Surviving Your First 30 Days With a New Puppy

Training a puppy
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The first two to three weeks after you take home a puppy is a good time to start teaching him basic commands like sit and down.

Learning Starts Early

Depending on where you got him, his breed and his individual breeder, your pup is anywhere from 7 to 12 weeks old. That’s right during his critical learning period, when he is soaking up all kinds of information about the world around him and how he should behave in it.

This critical period lasts until he is 14 to 16 weeks old, so you may have as little as a couple of weeks to make the absolute most of this rapid learning stage. Of course, he’ll still learn afterward, but the things you teach during this time — good and bad — will really stick in his memory, so make sure it’s the right stuff. The goal is for him to have lots of positive experiences with friendly people, dogs and cats.

Meeting the neighbors, learning the sounds in your home and neighborhood, and going to the veterinarian for the first time are all part of your puppy’s socialization process. Once he's been with you for a week, it’s time to turbocharge his introduction to the world.

During his critical learning period, your puppy should meet at least 100 different people, not just the same 10 people over and over again. To get the numbers up, introduce him to the people delivering mail and packages and the gardeners in your neighborhood. Take him for short car rides and on errands, where you can take him into local businesses, such as the dry cleaners, a private postal service or an open-air shopping mall. (Be sure he potties outside immediately before you take him onto the premises, so he’s always welcome back.) If it’s a place where other dogs might go, carry him in a puppy sling or backpack or put him in a cart and don't expose him to other dogs until your veterinarian tells you he's had enough vaccinations. Take treats for strangers to give him.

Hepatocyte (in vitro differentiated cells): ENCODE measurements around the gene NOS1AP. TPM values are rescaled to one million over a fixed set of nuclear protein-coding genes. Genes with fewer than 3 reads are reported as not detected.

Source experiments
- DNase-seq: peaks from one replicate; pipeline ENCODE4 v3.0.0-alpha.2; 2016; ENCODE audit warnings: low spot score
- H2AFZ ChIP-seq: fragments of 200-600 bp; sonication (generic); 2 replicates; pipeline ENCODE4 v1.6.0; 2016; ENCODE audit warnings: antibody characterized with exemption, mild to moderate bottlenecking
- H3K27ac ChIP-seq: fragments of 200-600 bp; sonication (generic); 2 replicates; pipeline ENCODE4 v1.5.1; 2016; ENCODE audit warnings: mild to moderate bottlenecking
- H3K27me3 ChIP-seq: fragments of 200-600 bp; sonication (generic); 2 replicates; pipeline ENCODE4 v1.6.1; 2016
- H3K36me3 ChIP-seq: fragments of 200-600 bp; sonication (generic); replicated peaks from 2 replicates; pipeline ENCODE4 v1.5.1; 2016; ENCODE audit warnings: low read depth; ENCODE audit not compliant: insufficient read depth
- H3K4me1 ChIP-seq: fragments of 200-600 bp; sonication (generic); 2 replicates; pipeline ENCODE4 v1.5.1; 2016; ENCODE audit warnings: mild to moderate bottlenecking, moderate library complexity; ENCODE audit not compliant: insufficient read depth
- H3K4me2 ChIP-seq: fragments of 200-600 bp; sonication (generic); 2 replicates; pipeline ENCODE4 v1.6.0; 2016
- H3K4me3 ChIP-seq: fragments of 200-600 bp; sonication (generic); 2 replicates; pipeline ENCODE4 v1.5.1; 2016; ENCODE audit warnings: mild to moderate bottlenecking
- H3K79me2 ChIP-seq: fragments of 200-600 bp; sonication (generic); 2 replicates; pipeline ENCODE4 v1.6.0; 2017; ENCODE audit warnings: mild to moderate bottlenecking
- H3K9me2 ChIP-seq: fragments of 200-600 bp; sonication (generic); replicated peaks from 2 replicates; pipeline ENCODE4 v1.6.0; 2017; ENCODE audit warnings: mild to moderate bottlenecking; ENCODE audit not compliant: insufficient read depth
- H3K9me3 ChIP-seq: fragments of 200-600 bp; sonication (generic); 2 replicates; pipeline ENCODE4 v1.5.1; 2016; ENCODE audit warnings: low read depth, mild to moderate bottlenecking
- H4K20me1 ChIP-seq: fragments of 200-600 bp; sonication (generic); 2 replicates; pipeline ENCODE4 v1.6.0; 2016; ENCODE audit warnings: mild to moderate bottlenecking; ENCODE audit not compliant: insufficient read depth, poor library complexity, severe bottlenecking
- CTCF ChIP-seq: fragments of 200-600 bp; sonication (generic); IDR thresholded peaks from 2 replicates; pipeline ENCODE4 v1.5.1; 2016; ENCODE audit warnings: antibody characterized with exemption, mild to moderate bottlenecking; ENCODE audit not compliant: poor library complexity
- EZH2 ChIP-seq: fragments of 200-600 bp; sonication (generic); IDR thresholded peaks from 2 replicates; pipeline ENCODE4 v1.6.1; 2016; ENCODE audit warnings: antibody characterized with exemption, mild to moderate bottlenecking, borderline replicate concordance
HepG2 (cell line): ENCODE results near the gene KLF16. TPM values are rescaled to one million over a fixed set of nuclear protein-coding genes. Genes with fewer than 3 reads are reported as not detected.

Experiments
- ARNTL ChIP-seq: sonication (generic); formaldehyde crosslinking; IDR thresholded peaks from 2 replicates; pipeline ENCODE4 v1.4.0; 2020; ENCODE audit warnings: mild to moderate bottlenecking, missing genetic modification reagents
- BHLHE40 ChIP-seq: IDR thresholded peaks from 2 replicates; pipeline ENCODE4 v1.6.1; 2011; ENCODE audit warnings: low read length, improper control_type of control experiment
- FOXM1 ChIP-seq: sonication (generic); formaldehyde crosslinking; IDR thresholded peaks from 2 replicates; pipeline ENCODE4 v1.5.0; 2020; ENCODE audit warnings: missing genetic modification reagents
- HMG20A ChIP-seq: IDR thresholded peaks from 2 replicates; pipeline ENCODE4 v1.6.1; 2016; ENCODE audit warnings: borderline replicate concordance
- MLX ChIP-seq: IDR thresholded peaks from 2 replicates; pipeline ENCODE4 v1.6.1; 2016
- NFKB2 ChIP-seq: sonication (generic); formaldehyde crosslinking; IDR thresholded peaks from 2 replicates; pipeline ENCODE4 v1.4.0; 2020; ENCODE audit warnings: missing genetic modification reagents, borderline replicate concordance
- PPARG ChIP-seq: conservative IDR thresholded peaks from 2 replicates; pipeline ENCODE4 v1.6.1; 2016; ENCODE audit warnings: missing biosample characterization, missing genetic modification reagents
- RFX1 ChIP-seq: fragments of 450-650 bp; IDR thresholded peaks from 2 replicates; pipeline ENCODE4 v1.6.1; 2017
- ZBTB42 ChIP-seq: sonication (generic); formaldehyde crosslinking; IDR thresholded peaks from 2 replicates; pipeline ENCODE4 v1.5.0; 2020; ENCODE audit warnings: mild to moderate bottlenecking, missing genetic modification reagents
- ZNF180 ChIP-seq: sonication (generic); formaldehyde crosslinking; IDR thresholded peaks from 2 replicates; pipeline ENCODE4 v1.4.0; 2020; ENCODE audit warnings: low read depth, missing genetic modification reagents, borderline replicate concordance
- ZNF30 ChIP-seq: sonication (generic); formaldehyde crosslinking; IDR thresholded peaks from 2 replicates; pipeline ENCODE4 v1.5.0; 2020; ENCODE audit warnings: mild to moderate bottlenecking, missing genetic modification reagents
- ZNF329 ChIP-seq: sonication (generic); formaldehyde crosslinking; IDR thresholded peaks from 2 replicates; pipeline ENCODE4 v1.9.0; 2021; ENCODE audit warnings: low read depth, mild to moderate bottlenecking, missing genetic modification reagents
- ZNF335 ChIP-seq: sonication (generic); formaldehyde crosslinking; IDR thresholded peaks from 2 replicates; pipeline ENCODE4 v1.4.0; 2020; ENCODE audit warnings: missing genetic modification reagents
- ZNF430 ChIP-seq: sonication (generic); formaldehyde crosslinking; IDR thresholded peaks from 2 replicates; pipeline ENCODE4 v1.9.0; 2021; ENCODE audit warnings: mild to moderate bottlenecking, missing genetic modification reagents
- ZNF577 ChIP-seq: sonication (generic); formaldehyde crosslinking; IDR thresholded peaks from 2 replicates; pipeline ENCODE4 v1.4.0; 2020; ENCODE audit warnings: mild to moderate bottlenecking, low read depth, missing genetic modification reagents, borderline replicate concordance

Meeting new people and having lots of different experiences is important, because it gives a puppy broad experience to draw on later in life. A puppy who has met only middle-aged people or only your friends or neighbors doesn’t cope as well when he meets other types of people, such as young children, people wearing uniforms, people in wheelchairs or people from other cultures.

A little adversity during this time is good for your pup’s adventurous soul. Moderate amounts of stress during the socialization period can prepare a puppy to be ready for anything. Give him a change of elevation by putting him on top of a picnic table or clothes dryer, or surprise him with a toy while playing peekaboo. These simple things can help him become unflappable as he matures.

Time for School

The first two to three weeks after you bring him into your house is a great time to start training him at home. You’re teaching him how to learn and developing a relationship with him at the same time — a real win-win! It’s easy to teach tricks, such as sit, down, come, high-five, roll over and more. You should also start to work with him on important commands like "drop it" and "give it," which not only improve his manners but can help to keep him safe.

Start looking for a good puppy kindergarten class as soon as you take your pup home. By the time he has typically had two sets of vaccinations — usually by 10 to 12 weeks of age — he’s ready to start school. Ask your veterinarian when your puppy is ready.

Puppy kindergarten classes offer socialization opportunities with other pups and people. The trainer can help you learn to teach your dog throughout his life. If you’re smart, you’ll never let learning end for your dog. Learning new things keeps his mind and body active and helps to keep him out of trouble.

Here are six things your puppy should be learning:

  • No teeth on people — ever!
  • No jumping up on people.
  • Always potty outside (don’t give him any chances to make a mistake).
  • Meeting people is great!
  • Going to the vet is fun!

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